valerieburkett Posted 3 Aug 2013 , 4:51am
post #1 of

So I've been decorating for 2 years now (hobby caker) and recently I've been craving those sharp edges!  I decided to try a white chocolate ganache instead of buttercream.  I watched a few tutorials, and read up a bit on here and when I started to smooth it on my cake it looked great, but as I kept smoothing and working it, the ganache was setting up over my cold cake and making lumps and bumps everywhere!  I don't know what to do!  The more I smooth, it drags the set ganache and makes more lumps!  HELP!  I deliver the cake tomorrow night!  I even tried a hot bench scraper and offset spatula.  Is it possible once it all comes to room temp I can attempt to re-smooth it?

 

Thank You For Your Help!

13 replies
Chellescakes Posted 3 Aug 2013 , 5:26am
post #2 of

You can't ganache a cold cake , let it come up to room temp and then smooth with a hot spatula and then re ganache to get a smooth finish. 

valerieburkett Posted 3 Aug 2013 , 5:52am
post #3 of

How long will ganache last at room temp?  Do I have to make a new batch tomorrow or can I use the leftovers from my failed experiment tonight?

Chellescakes Posted 3 Aug 2013 , 6:29am
post #4 of

Ganache will last for at least a week at room temp ,I've left it out longer in face.  If it is set up too much I just micro it for a few seconds and give it a light stir to re combine.  

valerieburkett Posted 3 Aug 2013 , 8:14am
post #5 of

Great!  Thanks for the help!  I'll be sure to report my results tomorrow morning when I try again to smooth it out!

valerieburkett Posted 4 Aug 2013 , 2:45am
post #6 of

A[IMG]http://cakecentral.com/content/type/61/id/3070801/width/200/height/400[/IMG]

Here's the result... Ganache issue under control but couldn't smooth my fondant properly. 75% humidity here right now and making my fondant sticky like gum. Overall I'm happy with the way it turned out.

savannahquinn Posted 4 Aug 2013 , 3:12am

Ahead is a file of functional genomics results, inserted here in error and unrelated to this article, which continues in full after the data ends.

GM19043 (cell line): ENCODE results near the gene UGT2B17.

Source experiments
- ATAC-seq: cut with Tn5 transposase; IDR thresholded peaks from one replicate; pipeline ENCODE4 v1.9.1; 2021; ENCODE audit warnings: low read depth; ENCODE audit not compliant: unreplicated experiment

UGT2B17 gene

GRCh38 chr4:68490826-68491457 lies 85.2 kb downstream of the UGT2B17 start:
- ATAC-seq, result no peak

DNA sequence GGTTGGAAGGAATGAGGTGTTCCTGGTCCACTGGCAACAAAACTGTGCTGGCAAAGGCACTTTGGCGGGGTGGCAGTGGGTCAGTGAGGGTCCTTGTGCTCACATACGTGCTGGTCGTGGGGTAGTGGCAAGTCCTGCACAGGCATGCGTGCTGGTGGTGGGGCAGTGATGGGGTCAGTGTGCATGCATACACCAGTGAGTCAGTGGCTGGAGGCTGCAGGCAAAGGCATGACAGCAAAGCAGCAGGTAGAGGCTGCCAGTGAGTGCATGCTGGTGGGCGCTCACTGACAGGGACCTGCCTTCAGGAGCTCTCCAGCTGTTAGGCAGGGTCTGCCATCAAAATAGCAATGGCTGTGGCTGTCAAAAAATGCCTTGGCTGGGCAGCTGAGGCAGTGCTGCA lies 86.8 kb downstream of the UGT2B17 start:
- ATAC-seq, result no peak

post #7 of

looks Great!

waggs Posted 4 Aug 2013 , 3:23am
post #8 of

AI'm sure this has been asked before, but can you put ganache under buttercream?

ajwonka Posted 4 Aug 2013 , 3:27am
post #9 of

You could, although I'm not sure why one would want to.  Like use ganache as the crumb coat?  That'd be one pricey crumb coat!  I believe most of us use it under fondant (or as the stand-alone cake covering) to achieve the crisp edges.

waggs Posted 4 Aug 2013 , 4:05am

AI have never used it. Thought maybe it would be easier to get a nice crisp edge. I have never understood why people charge more for fondant. For me, it takes me three times longer to get a smooth coat with buttercream.

AZCouture Posted 4 Aug 2013 , 6:49am

A

Original message sent by waggs

I have never used it. Thought maybe it would be easier to get a nice crisp edge. I have never understood why people charge more for fondant. For me, it takes me three times longer to get a smooth coat with buttercream.

I don't charge.more. It's assumed it will be needed with most designs, but it's a nice change when I get to do an all bc cake. And no, if you're going to use ganache, don't bother with bc too, ganache the whole thing.

MBalaska Posted 4 Aug 2013 , 7:04am
Quote:
Originally Posted by waggs 

I have never understood why people charge more for fondant. For me, it takes me three times longer to get a smooth coat with buttercream.

 

Agreed that it takes three times longer to get a smooth coat with buttercream.  However I have to mail order and ship to Alaska to get the quality fondant that I want, and it costs tons of money (about $10 a pound for shipping).  So cost is one reason.

 

Some day I will venture into the realm of making fondant at home.  I have learned to make Marshmallow Fondant with my Kitchen Aid mixer, tastes good and only takes a few minutes with the mixer.  I use this only for decorations and have not covered a cake with it yet.  But I am seriously contemplating to try making the fondant with the gelatin and glycerin, as the cost savings may be substantial.  baby steps for me.  Does anyone make their own fondant?

AZCouture Posted 4 Aug 2013 , 7:07am

AThat's the kind of fondant I make, with the.gelatin and glycerin. MFF is a popular version which can be found here. Michelle Foster Fondant.

MBalaska Posted 4 Aug 2013 , 7:25am

AZCouture,

 

thank  you for recommending the recipe.  I found it on the cake central website.  I'll give it a try when I round up the ingredients.

ps: Your cakes are simply amazing icon_biggrin.gif beautifully artistic.

 

http://cakecentral.com/a/michele-fosters-fondant

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